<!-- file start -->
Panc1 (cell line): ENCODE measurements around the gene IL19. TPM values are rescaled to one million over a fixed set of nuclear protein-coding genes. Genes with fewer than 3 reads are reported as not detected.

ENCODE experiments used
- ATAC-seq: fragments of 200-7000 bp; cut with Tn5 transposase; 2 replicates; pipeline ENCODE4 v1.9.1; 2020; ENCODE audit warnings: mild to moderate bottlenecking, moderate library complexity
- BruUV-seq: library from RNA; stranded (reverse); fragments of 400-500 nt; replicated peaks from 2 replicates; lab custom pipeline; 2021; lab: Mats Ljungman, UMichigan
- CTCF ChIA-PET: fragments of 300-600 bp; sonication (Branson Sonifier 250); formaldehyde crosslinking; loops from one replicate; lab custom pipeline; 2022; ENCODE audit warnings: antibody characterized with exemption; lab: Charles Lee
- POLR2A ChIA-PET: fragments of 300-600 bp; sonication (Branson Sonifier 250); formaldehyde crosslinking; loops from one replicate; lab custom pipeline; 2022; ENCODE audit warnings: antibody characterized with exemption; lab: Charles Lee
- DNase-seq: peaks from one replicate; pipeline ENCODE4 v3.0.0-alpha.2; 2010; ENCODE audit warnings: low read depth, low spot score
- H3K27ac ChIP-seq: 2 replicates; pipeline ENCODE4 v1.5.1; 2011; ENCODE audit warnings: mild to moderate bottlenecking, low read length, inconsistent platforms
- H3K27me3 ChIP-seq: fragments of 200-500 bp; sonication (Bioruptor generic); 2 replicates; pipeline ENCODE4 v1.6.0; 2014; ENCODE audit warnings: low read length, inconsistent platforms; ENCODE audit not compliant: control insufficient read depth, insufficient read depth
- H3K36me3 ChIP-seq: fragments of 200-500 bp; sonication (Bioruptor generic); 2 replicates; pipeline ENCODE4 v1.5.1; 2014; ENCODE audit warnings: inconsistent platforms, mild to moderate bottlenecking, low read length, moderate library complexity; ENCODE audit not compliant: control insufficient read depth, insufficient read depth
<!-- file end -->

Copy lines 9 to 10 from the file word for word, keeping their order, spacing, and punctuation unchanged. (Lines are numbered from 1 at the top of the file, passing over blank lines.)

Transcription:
- H3K27me3 ChIP-seq: fragments of 200-500 bp; sonication (Bioruptor generic); 2 replicates; pipeline ENCODE4 v1.6.0; 2014; ENCODE audit warnings: low read length, inconsistent platforms; ENCODE audit not compliant: control insufficient read depth, insufficient read depth
- H3K36me3 ChIP-seq: fragments of 200-500 bp; sonication (Bioruptor generic); 2 replicates; pipeline ENCODE4 v1.5.1; 2014; ENCODE audit warnings: inconsistent platforms, mild to moderate bottlenecking, low read length, moderate library complexity; ENCODE audit not compliant: control insufficient read depth, insufficient read depth